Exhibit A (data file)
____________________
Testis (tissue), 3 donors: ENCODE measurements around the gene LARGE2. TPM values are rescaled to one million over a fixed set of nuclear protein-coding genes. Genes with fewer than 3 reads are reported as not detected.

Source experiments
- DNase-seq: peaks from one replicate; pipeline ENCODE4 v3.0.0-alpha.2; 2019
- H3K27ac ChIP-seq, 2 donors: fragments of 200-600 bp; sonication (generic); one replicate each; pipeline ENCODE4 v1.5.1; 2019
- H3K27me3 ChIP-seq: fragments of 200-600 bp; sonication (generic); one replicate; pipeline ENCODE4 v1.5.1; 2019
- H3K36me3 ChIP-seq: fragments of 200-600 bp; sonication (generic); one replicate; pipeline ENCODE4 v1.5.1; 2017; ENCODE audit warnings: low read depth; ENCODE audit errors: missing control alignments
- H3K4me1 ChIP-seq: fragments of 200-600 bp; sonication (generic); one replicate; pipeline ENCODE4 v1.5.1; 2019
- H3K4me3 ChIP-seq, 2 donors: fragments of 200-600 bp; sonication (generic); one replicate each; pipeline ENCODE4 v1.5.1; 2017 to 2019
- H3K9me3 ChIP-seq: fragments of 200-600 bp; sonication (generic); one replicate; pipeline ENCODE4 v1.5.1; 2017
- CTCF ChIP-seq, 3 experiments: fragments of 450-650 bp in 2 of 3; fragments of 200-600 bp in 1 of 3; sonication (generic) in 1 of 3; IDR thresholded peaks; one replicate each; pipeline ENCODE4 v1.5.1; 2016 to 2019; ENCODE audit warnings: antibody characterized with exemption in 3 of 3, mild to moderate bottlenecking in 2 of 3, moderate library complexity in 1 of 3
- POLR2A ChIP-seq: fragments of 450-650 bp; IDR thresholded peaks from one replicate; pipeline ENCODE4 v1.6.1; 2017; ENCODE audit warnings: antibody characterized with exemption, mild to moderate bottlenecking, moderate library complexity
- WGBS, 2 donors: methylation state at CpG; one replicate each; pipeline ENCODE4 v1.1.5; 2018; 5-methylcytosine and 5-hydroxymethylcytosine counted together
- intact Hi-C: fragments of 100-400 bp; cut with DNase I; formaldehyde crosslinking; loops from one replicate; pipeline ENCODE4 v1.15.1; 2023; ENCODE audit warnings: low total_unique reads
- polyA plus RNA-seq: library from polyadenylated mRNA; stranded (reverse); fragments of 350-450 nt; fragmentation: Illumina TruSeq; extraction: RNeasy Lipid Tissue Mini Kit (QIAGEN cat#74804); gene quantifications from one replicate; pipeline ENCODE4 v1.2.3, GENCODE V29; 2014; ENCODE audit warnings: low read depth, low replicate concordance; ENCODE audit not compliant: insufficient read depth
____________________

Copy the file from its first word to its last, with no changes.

Testis (tissue), 3 donors: ENCODE measurements around the gene LARGE2. TPM values are rescaled to one million over a fixed set of nuclear protein-coding genes. Genes with fewer than 3 reads are reported as not detected.

Source experiments
- DNase-seq: peaks from one replicate; pipeline ENCODE4 v3.0.0-alpha.2; 2019
- H3K27ac ChIP-seq, 2 donors: fragments of 200-600 bp; sonication (generic); one replicate each; pipeline ENCODE4 v1.5.1; 2019
- H3K27me3 ChIP-seq: fragments of 200-600 bp; sonication (generic); one replicate; pipeline ENCODE4 v1.5.1; 2019
- H3K36me3 ChIP-seq: fragments of 200-600 bp; sonication (generic); one replicate; pipeline ENCODE4 v1.5.1; 2017; ENCODE audit warnings: low read depth; ENCODE audit errors: missing control alignments
- H3K4me1 ChIP-seq: fragments of 200-600 bp; sonication (generic); one replicate; pipeline ENCODE4 v1.5.1; 2019
- H3K4me3 ChIP-seq, 2 donors: fragments of 200-600 bp; sonication (generic); one replicate each; pipeline ENCODE4 v1.5.1; 2017 to 2019
- H3K9me3 ChIP-seq: fragments of 200-600 bp; sonication (generic); one replicate; pipeline ENCODE4 v1.5.1; 2017
- CTCF ChIP-seq, 3 experiments: fragments of 450-650 bp in 2 of 3; fragments of 200-600 bp in 1 of 3; sonication (generic) in 1 of 3; IDR thresholded peaks; one replicate each; pipeline ENCODE4 v1.5.1; 2016 to 2019; ENCODE audit warnings: antibody characterized with exemption in 3 of 3, mild to moderate bottlenecking in 2 of 3, moderate library complexity in 1 of 3
- POLR2A ChIP-seq: fragments of 450-650 bp; IDR thresholded peaks from one replicate; pipeline ENCODE4 v1.6.1; 2017; ENCODE audit warnings: antibody characterized with exemption, mild to moderate bottlenecking, moderate library complexity
- WGBS, 2 donors: methylation state at CpG; one replicate each; pipeline ENCODE4 v1.1.5; 2018; 5-methylcytosine and 5-hydroxymethylcytosine counted together
- intact Hi-C: fragments of 100-400 bp; cut with DNase I; formaldehyde crosslinking; loops from one replicate; pipeline ENCODE4 v1.15.1; 2023; ENCODE audit warnings: low total_unique reads
- polyA plus RNA-seq: library from polyadenylated mRNA; stranded (reverse); fragments of 350-450 nt; fragmentation: Illumina TruSeq; extraction: RNeasy Lipid Tissue Mini Kit (QIAGEN cat#74804); gene quantifications from one replicate; pipeline ENCODE4 v1.2.3, GENCODE V29; 2014; ENCODE audit warnings: low read depth, low replicate concordance; ENCODE audit not compliant: insufficient read depth